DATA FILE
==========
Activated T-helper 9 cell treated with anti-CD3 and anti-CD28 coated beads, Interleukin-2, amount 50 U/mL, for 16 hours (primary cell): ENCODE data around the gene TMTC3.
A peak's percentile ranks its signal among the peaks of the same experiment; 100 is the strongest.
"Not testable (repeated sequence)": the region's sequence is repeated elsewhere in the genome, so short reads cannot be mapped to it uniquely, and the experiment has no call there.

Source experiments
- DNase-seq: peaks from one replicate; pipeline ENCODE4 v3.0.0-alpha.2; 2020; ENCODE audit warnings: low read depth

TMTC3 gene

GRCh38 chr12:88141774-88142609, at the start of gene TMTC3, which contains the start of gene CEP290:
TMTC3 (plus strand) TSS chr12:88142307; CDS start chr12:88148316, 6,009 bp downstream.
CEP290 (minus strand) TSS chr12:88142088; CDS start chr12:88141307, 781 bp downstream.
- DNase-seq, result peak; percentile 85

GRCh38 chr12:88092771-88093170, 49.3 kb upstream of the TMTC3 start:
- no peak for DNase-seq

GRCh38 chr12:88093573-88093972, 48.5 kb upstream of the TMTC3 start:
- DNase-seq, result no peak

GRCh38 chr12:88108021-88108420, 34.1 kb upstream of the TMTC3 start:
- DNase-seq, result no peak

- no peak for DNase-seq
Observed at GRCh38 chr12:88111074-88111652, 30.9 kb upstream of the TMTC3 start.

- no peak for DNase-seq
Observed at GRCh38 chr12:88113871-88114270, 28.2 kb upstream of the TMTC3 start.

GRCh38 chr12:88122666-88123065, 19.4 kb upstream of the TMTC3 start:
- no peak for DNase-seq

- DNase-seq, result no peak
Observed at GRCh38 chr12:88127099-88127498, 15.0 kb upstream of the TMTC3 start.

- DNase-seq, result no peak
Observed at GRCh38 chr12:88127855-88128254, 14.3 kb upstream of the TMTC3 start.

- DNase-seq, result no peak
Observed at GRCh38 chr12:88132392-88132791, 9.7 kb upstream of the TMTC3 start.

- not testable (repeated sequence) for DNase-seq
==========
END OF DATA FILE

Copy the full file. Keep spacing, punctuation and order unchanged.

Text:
Activated T-helper 9 cell treated with anti-CD3 and anti-CD28 coated beads, Interleukin-2, amount 50 U/mL, for 16 hours (primary cell): ENCODE data around the gene TMTC3.
A peak's percentile ranks its signal among the peaks of the same experiment; 100 is the strongest.
"Not testable (repeated sequence)": the region's sequence is repeated elsewhere in the genome, so short reads cannot be mapped to it uniquely, and the experiment has no call there.

Source experiments
- DNase-seq: peaks from one replicate; pipeline ENCODE4 v3.0.0-alpha.2; 2020; ENCODE audit warnings: low read depth

TMTC3 gene

GRCh38 chr12:88141774-88142609, at the start of gene TMTC3, which contains the start of gene CEP290:
TMTC3 (plus strand) TSS chr12:88142307; CDS start chr12:88148316, 6,009 bp downstream.
CEP290 (minus strand) TSS chr12:88142088; CDS start chr12:88141307, 781 bp downstream.
- DNase-seq, result peak; percentile 85

GRCh38 chr12:88092771-88093170, 49.3 kb upstream of the TMTC3 start:
- no peak for DNase-seq

GRCh38 chr12:88093573-88093972, 48.5 kb upstream of the TMTC3 start:
- DNase-seq, result no peak

GRCh38 chr12:88108021-88108420, 34.1 kb upstream of the TMTC3 start:
- DNase-seq, result no peak

- no peak for DNase-seq
Observed at GRCh38 chr12:88111074-88111652, 30.9 kb upstream of the TMTC3 start.

- no peak for DNase-seq
Observed at GRCh38 chr12:88113871-88114270, 28.2 kb upstream of the TMTC3 start.

GRCh38 chr12:88122666-88123065, 19.4 kb upstream of the TMTC3 start:
- no peak for DNase-seq

- DNase-seq, result no peak
Observed at GRCh38 chr12:88127099-88127498, 15.0 kb upstream of the TMTC3 start.

- DNase-seq, result no peak
Observed at GRCh38 chr12:88127855-88128254, 14.3 kb upstream of the TMTC3 start.

- DNase-seq, result no peak
Observed at GRCh38 chr12:88132392-88132791, 9.7 kb upstream of the TMTC3 start.

- not testable (repeated sequence) for DNase-seq